Thursday, September 16, 2010

Missing the Mark at SONGS

In our September 13, 2010 post on the current situation at SONGS we commented on the (in our opinion) undue focus on “leadership” as the sine qua non of safety culture.  Delving into the details of the most recent NRC inspection report* we came across another perplexing organizational response.  This time the issue was deliberate non-compliance.  While deliberate violations do not often get a lot of visibility, we find them potentially useful for illustrating safety culture dynamics.

First the SONGS experience.  Recall that it was a series of deliberate violations by fire watch personnel in the 2001-2006 time frame that started to crystallize safety culture concerns.  To address the problem, SCE committed to providing Corporate Ethics training to managers, supervisors and other specified employees.  The training was completed in 2008.  In 2009 additional ethics training was given to all employees including a SONGS-specific case study.  In addition monitoring programs were enhanced to better detect deliberate violations.

How effective was the training?  As reported in the NRC inspection report, between January 2008 and mid-2010, nine additional instances of deliberate non-compliances were identified.  The inspection report went on to say: “In response to these nine deliberate non-compliances, the licensee performed an Apparent Cause Evaluation….This evaluation identified the need to continue the training and monitoring programs which were developed in response to the Confirmatory Order.”

Did the NRC agree?  “The inspectors determined that this large number of deliberate non-compliances indicated that training on ethics and the disciplinary policy had not been fully effective in eliminating deliberate non-compliances.”  But in a bewildering twist, the NRC goes on to sign off on the issue because actions taken to detect and address deliberate violations have been effective...and the licensee intended to continue taking actions to prevent further instances from occurring.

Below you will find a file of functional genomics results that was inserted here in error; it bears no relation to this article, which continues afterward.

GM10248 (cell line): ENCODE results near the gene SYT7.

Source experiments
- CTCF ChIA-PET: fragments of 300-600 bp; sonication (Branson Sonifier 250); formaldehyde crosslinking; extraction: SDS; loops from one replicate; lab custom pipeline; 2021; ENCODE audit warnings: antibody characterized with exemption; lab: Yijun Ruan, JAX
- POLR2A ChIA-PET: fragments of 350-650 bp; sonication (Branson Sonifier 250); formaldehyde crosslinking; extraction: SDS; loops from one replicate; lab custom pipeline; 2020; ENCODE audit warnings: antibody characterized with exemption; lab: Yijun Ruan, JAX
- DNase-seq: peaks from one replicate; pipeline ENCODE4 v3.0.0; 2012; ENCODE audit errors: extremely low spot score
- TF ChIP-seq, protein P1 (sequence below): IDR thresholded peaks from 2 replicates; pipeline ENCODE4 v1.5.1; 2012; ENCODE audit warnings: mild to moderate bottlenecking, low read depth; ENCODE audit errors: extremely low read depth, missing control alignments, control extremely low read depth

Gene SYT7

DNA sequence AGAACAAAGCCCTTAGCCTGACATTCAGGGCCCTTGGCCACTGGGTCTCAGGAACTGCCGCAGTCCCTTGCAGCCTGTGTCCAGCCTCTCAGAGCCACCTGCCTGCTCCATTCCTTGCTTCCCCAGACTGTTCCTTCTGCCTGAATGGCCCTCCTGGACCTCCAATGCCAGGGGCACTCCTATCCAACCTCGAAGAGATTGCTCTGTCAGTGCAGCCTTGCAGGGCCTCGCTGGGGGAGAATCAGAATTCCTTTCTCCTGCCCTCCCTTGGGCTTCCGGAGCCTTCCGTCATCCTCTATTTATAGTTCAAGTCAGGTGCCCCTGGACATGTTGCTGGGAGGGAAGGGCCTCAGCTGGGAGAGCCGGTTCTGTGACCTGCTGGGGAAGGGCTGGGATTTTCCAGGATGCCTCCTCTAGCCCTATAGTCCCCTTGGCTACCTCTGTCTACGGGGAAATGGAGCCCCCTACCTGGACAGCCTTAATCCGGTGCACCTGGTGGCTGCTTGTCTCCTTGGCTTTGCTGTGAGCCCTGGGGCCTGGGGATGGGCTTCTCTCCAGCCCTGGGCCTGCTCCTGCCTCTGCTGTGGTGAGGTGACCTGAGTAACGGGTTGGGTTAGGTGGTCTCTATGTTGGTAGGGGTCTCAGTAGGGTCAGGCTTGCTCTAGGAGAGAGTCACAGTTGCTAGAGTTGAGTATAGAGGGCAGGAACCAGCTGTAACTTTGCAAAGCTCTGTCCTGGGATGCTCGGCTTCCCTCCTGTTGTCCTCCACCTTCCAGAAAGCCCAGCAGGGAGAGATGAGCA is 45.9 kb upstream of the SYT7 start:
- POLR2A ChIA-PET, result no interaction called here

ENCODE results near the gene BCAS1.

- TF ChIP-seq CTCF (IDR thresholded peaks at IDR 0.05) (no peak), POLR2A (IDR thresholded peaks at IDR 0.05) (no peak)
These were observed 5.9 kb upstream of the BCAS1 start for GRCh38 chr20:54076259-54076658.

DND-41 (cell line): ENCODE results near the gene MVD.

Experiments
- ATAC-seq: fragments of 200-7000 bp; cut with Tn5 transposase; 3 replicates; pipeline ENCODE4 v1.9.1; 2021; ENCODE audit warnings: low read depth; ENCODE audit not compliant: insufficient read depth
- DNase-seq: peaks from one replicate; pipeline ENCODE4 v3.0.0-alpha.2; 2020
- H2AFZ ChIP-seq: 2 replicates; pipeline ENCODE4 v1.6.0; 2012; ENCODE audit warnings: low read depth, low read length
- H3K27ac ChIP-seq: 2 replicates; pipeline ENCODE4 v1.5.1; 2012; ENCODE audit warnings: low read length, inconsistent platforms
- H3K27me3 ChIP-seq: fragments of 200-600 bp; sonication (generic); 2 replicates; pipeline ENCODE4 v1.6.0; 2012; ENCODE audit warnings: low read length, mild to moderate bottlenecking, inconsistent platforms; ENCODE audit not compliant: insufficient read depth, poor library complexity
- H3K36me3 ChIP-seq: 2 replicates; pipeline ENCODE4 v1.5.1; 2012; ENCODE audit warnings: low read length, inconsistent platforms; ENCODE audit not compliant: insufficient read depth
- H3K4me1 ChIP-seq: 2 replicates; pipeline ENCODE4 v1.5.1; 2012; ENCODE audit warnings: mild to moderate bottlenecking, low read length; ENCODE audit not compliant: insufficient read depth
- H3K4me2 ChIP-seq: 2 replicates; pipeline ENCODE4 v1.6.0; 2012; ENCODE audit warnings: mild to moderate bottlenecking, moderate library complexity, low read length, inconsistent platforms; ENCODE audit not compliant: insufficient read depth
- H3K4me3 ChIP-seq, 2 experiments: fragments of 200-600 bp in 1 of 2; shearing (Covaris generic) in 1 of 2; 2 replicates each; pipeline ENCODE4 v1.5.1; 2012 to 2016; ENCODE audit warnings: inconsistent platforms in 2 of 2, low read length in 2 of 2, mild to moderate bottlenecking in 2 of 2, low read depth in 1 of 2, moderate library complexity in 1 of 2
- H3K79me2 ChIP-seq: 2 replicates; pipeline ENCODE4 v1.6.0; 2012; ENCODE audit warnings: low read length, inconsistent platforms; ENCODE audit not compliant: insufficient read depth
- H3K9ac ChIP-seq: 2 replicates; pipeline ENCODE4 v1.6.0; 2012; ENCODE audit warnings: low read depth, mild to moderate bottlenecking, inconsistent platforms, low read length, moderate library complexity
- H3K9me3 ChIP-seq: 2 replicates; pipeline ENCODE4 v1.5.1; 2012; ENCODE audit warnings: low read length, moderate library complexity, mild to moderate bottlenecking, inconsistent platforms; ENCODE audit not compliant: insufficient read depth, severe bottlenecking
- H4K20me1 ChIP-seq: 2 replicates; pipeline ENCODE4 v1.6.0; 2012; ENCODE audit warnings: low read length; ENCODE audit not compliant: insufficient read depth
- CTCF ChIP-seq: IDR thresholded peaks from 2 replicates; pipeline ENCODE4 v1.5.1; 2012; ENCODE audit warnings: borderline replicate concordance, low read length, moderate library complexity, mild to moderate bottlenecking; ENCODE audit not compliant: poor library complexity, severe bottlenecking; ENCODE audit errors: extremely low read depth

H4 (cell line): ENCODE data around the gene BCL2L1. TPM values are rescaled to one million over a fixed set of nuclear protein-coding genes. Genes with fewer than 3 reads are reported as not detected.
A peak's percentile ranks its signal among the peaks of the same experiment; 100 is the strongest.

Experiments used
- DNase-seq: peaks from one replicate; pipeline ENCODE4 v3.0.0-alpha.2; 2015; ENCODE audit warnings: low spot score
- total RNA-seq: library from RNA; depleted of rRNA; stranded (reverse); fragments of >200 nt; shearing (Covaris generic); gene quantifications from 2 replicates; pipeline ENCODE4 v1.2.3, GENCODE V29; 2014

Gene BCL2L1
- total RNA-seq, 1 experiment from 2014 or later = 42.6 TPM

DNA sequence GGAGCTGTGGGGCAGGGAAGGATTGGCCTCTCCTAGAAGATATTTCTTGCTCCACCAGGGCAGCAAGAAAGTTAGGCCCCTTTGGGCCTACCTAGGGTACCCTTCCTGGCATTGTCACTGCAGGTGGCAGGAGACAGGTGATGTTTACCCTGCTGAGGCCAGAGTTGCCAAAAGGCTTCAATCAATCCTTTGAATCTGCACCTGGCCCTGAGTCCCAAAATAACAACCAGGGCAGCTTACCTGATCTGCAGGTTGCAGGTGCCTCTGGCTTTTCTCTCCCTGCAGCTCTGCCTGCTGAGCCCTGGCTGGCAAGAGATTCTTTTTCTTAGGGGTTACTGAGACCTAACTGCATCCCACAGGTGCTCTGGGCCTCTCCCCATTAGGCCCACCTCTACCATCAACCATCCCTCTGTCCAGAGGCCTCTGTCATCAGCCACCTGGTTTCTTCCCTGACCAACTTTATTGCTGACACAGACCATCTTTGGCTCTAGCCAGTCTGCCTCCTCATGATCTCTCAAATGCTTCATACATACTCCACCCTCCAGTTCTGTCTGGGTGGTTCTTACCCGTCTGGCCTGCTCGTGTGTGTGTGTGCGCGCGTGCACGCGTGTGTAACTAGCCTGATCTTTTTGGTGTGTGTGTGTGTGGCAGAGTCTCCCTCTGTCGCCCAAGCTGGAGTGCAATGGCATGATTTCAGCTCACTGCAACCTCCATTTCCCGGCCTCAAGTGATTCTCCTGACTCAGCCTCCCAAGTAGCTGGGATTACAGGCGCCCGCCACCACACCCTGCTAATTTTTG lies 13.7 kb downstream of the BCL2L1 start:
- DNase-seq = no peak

Perhaps both SCE and the NRC might have found our recent posts on current academic thinking on the subject of teaching ethics to be of value.  The Yale School of Management’s authors [see our August 30,2010 post] indicated: the concern arises when values are taught in the abstract and reliance is placed on commitments to high ethics without the contextual conflicts that will arise in the real world.  And the MIT article cited in our September 1, 2010 post bluntly reminds us “a decision necessarily involves an implicit or explicit trade-off of values.”  and that companies typically drill employees on values statements and codes of conduct, which have a more “symbolic than instrumental effect”.

We don’t have access to the ethics training provided by SCE but our suspicion is that it probably misses the target in the manner described in these management papers.  In the case of deliberate violations can there be any question that a trade-off of values is occurring?  And if trade-offs are occurring, then one has to ask, Why?  If situational forces are driving behavior, and training was not effective the first time, will repeating the training produce a different result?  

* Letter dated Aug 30, 2010 from R.E. Lantz (NRC) to R.T. Ridenoure (SCE), subject "SAN ONOFRE NUCLEAR GENERATING STATION – NRC FOCUSED BASELINE INSPECTION OF SUBSTANTIVE CROSS-CUTTING ISSUES INSPECTION REPORT 05000361/2010010 and 05000362/2010010," ADAMS Accession Number ML102420696.

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